3. The role in goal setting and achievement

We set goals, because we want to achieve them.

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Motivation is an important element of the process, from the very beginning right to the end.

But different type of motivational drivers will lead to different kinds of goals set.

If you want to create a lasting change, such as break bad habits, or develop healthy ones, you need to fuel it with intrinsic motivation.

Any major personal change is best driven internally: either by your desire to self-improve, gain autonomy, or serve a higher purpose.

The same applies to any goals or plans that are long-term, or multi-stage.

If it is to last, it has to come from within.

But if your goal is short-term, like finishing a report on time, or making sure you file your tax return by the deadline, extrinsic rewards/avoiding punishment may just do the trick.

4. The application in day-to-day life

Just as with goal setting, extrinsic and intrinsic motivators differ when it comes to the day-to-day execution of your plans.

This is where most self-improvement goals fail: in the brutal reality of trying to implement lasting changes on day-to-day basis, particularly when things aren’t going smoothly, workloads pile up and stress levels are through the roof.

Trying to remind yourself of your aspirations to become a better version of yourself, or help those in need may come handy, but a material reward may have a faster and more powerful effect on the spot.

Just think about all those times when the only thing that helped you survive those hectic days at the office, or boring meetings filled with conflict, was the thought of nice hot bath and a glass of wine (bar of chocolate).

While intrinsic drivers work best for long-term projects, extrinsic rewards get your through hard days, particularly if you feel there is nothing left in the tank and you still need to get stuff done.

5. The role in building healthy habits

S. Weinschenk, a behavioural scientist,gives an excellent tip for using various types of motivators when establishing good habits.

Obviously, the best way to set a goal of building good habits is to power it with an intrinsic desire.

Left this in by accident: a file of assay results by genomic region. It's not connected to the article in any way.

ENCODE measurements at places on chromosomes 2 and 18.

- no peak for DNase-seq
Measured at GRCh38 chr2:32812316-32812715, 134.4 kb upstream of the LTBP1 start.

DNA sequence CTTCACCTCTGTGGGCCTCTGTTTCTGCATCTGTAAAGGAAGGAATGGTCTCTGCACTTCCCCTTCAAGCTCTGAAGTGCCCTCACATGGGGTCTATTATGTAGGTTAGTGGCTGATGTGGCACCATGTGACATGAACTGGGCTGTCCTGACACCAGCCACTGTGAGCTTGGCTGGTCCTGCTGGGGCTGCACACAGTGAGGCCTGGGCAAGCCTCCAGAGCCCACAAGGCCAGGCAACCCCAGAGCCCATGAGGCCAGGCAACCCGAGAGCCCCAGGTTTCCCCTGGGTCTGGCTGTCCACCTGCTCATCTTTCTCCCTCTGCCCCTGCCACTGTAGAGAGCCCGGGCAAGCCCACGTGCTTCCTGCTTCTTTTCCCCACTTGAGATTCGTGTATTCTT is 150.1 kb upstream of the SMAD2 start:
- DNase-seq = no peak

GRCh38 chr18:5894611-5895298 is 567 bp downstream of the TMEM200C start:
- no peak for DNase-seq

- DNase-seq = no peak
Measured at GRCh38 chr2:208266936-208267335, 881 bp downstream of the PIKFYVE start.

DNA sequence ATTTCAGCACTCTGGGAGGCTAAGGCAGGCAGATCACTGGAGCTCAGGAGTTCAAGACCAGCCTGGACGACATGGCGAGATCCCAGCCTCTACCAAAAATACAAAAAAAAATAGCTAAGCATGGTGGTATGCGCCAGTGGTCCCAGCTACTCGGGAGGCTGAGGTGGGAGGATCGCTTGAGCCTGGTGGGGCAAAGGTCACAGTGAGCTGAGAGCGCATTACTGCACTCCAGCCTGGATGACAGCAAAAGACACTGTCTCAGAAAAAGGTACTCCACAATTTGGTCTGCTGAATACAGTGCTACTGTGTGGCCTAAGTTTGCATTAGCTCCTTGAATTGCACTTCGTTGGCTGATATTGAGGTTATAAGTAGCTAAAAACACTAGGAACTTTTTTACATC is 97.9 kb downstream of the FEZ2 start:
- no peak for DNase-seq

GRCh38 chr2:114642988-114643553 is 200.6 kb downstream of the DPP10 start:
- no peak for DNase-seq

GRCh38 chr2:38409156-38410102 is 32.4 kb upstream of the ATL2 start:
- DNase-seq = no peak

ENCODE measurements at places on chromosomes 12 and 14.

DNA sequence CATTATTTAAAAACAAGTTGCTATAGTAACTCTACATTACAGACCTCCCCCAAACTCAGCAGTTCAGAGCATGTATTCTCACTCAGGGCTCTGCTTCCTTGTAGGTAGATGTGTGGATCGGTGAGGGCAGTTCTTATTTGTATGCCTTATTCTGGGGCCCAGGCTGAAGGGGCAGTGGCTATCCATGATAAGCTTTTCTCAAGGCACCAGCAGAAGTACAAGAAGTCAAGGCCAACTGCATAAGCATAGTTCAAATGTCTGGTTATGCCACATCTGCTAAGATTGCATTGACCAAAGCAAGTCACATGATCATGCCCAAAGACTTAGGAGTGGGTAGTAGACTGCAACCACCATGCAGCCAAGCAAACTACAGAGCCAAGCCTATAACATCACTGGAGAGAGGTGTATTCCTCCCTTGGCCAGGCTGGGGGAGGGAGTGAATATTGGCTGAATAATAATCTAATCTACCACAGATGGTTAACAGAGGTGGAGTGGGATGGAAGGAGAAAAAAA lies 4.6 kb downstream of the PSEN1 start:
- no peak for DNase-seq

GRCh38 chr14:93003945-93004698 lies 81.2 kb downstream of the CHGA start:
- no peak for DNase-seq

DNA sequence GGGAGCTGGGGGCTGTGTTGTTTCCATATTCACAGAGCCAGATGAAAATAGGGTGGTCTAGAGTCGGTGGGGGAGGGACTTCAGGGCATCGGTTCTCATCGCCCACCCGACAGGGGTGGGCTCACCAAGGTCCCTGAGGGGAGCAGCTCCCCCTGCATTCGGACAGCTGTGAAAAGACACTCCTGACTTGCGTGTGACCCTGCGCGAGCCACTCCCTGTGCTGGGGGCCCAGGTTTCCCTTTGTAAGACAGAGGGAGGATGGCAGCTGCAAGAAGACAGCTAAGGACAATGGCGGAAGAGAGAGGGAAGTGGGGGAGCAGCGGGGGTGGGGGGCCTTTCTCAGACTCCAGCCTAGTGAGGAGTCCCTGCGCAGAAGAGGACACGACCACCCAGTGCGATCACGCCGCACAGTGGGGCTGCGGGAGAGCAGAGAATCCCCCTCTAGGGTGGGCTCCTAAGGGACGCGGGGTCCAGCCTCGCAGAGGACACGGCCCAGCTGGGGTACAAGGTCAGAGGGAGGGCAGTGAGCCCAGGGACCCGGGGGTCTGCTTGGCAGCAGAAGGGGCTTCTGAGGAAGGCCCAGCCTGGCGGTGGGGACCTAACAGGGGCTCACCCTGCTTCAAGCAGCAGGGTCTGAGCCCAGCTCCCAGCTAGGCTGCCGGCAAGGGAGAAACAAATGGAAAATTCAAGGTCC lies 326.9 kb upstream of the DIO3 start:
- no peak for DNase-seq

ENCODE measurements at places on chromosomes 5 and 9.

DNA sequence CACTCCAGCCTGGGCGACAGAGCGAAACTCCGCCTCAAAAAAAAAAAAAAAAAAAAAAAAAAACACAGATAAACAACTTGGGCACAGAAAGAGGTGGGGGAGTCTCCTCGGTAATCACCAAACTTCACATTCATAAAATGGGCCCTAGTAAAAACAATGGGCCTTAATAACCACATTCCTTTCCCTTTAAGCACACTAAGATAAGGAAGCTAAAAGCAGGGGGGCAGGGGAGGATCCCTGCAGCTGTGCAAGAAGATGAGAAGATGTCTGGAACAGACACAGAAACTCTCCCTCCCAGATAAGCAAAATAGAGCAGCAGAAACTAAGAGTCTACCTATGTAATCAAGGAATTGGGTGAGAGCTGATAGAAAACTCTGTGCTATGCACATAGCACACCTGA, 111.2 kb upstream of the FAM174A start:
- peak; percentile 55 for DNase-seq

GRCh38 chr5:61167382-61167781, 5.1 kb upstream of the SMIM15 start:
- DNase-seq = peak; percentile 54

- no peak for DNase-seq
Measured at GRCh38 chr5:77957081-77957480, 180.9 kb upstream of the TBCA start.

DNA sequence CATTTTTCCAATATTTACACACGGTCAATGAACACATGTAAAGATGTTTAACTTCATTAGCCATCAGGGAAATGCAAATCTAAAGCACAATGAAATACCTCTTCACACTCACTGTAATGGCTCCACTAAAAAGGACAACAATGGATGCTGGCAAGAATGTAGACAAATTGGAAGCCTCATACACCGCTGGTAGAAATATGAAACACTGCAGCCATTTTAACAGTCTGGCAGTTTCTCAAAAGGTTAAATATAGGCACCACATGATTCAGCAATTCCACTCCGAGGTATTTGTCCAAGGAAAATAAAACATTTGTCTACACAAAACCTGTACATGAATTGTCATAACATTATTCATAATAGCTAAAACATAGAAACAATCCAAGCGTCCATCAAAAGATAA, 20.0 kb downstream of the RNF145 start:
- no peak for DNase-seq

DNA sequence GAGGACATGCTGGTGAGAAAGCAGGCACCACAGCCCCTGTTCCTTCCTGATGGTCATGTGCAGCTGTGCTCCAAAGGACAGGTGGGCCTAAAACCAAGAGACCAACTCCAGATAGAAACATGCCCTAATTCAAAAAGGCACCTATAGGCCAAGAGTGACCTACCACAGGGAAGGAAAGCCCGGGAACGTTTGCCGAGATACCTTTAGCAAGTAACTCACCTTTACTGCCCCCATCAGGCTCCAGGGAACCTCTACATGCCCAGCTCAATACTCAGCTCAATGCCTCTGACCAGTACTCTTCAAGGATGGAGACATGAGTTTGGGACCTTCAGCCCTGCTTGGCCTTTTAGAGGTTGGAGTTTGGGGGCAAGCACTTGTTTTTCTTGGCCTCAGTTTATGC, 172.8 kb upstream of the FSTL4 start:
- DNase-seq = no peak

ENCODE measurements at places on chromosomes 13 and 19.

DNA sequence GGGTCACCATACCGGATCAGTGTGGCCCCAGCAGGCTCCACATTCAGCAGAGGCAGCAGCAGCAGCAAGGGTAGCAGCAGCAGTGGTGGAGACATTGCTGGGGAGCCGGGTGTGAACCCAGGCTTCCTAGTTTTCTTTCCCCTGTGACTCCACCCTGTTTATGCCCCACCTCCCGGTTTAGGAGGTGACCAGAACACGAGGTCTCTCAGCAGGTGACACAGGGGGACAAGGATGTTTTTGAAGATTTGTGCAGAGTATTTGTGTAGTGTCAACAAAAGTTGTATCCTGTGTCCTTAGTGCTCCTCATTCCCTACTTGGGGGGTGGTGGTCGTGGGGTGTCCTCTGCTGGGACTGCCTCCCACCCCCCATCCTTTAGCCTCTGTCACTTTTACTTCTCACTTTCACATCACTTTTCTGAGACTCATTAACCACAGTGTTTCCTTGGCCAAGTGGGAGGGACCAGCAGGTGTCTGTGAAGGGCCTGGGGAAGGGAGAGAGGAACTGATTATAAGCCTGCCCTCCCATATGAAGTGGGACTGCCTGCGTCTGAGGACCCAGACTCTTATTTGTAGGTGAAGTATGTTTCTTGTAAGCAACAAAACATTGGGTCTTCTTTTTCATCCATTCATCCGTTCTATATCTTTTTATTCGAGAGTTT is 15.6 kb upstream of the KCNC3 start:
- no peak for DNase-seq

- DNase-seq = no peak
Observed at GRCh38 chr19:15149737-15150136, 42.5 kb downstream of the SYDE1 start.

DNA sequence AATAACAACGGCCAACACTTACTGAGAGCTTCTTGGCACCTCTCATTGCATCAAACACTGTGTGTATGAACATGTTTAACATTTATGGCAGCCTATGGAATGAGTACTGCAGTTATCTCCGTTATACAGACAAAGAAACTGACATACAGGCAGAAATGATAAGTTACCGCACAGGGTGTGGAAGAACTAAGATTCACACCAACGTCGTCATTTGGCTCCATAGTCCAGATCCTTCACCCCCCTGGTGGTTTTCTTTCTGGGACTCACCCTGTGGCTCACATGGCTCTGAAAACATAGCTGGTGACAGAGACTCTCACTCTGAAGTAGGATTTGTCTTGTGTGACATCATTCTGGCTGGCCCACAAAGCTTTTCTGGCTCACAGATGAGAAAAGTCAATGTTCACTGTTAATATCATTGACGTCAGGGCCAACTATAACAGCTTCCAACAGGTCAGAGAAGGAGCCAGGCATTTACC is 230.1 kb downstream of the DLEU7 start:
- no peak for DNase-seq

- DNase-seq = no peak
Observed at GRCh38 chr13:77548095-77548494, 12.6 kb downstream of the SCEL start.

The point of a habit is for the behaviour to become automatic.

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And the best way to kick it off and keep it going before it runs on autopilot is to reinforce the behaviour extrinsically: with rewards, even a symbolic (or literal) pat on the back, a tick in your diary, or a golden stars on your child’s chart.

6. The wearing-off effect

Nothing lasts forever, they say, and it’s no different with motivation.

Motivation fluctuates naturally throughout the day, and week, and life.

I’ve mentioned above that the effect of extrinsic motivators wears off with time.

But intrinsic motivation is not eternal either.

Although internally driven desires are more likely to last, as we grow and change, our needs and wants change, too.

The same happens with our life and environment.

Sometimes, you find yourself at a life crossroad with a motivational driver that’s no longer rings true to you.

Or a purpose that lo longer lights your fire.

Even intrinsic motivation can dwindle and die.

7. Use it but don’t abuse it

Sadly, combining the two types of motivation may sometimes work against you.

Using extrinsic rewards to boost up a desired behaviour that’s driven internally is a dangerous situation.

Yes, giving your kids sweets for practicing a skill they enjoy improving on, may initially give them an extra boost, but the drive to keep doing it will quickly drop.

Overjustification effect (motivation crowding theory) is the reason people who enjoy doing stuff for the fun of it, stop enjoying the same thing once they get paid for it.

If you think yourself lucky getting a job where you’ll be pursuing your passion and get paid a lot of money and other perks for it, you may be actually in danger of losing that sense of enjoyment and fulfillment.

Be mindful how your motivation works and keep an eye on your extrinsic rewards so that they don’t overpower your internally driven joy.

Keeping yourself motivated is tough.

Motivation fluctuates and changes, sometimes irrespective of what we do or don’t do with it.

But with a better understanding of how, when and why different types of motivation work and other not, you’re prepared for your next battle.

Now, you know how it works, so make it always work for you.